And the company working with the team, Logotape, believes that if oil prices continue to rise and manufacturing costs can be brought down, then the it could ultimately be possible to sell this new 'organic' packaging tape for about the same price as conventional products.
The development is therefore perfectly in tune with current packaging trends.
For example, manufacturers under increasing pressure to tighten margins have identified waste as a critical cost area. It can cost up to €100 to dispose of a metric ton of plastic waste by incineration and about €60 if it is dumped at a landfill site.
If money can be saved on waste disposal, then organic packaging tape could soon become commonplace.
There is the obvious environmental aspect as well. Used plastic wrappings and containers are a major contributor to packaging waste, and are still dumped in huge quantities on landfill sites, but this is changing.
In the UK for example, where landfills have been extensively used to dispose of both hazardous and non-hazardous wastes cheaply and easily, legislation is being put in place that will greatly affect waste management. The number of landfills licensed to deal with hazardous waste in England and Wales will drop from 200 to 10 in mid July, which will have a significant impact on the ability of business to dispose of their wastes.
"But there is another alternative - composting - that costs half as much as landfill disposal," said Dr. Ulrich Wesselmann, managing director of LogoTape, a company that manufactures self-adhesive tape products.
His company has teamed up with researchers at the Fraunhofer Institute for Environmental, Safety and Energy Technology UMSICHT in Oberhausen, Germany to develop an entirely biodegradable packaging tape that, moreover, is made mainly from renewable resources.
High oil prices, which has a knock-on effect on the price of petroleum and natural gas-derived raw materials such as benzene, also provides a window of opportunity for alternative packaging materials. Packaging manufacturers have been squeezed this year by chemical firms passing on the costs of higher raw materials.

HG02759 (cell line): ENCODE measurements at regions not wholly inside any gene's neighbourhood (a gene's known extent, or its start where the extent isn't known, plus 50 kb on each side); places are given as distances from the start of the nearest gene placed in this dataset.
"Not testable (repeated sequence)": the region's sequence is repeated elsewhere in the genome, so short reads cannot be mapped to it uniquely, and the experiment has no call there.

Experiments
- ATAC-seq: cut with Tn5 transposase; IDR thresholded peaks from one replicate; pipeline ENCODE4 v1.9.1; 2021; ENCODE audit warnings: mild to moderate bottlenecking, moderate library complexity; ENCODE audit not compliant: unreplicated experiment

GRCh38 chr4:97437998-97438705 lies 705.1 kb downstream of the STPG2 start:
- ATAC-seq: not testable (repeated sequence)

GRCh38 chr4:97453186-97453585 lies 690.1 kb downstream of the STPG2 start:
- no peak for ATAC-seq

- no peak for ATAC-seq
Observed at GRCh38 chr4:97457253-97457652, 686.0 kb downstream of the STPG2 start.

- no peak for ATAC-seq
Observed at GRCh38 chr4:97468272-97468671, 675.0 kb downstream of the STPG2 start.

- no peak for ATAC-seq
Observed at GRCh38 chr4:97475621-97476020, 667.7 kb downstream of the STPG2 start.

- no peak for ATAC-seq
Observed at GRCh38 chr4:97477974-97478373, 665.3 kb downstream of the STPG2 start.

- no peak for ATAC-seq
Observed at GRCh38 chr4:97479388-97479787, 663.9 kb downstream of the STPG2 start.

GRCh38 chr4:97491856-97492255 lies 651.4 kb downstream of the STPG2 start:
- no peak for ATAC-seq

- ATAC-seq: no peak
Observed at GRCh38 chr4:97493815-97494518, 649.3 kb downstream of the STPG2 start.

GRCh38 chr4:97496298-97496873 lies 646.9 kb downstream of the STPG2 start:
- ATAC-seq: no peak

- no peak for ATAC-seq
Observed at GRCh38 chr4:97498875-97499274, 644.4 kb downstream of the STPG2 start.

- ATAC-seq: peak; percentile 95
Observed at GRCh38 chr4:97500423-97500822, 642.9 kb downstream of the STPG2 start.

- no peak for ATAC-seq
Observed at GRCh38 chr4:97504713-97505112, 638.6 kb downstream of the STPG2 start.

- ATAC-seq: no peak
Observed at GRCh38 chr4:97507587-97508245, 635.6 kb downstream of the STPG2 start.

The price of benzene for example, which is used to make styrene, has now reached historically high levels. Prices have been rising steadily since the start of the year, and are now double what they were six months ago.
But in order to be competitive, the product needs not only to be environmentally friendly and cheap, but also highly applicable. Indeed, the team behind the project are conscious that the new compostable tape needs to meet the same requirements as present-day packaging materials.
"We have to achieve the same mechanical properties, initial adhesive force and tear resistance that customers expect from 'normal' packaging tape," said Carmen Michels, who works in UMSICHT's renewable resources department.
"Other requirements include durability and printability. Unfortunately, the compostability requirement is not immediately compatible with many other technical properties."
For instance, the tape has to be highly resistant while in use, but break down rapidly as soon as it is thrown on the compost heap.
Michels claims that the compostable tape is particularly appropriate for use when the rest of the packaging material is also biodegradable, allowing the whole unit to be disposed of without separating individual materials. The UMSICHT researchers have therefore developed a granulate for a compostable film in collaboration with a private company, FKuR-Kunststoff.
"The new material has met with considerable interest on the part of manufacturers of polyethylene film, because it offers comparable mechanical properties," said Michels.
"A further advantage for the plastics processing industry is that the film, which consists of a combination of polylactic acid and polyester, can be processed in the same way as conventional blown film."
Under normal conditions, the composted film breaks down to half its weight within about four weeks. The compostable film is already being marketed under the name Bio-Flex 219F.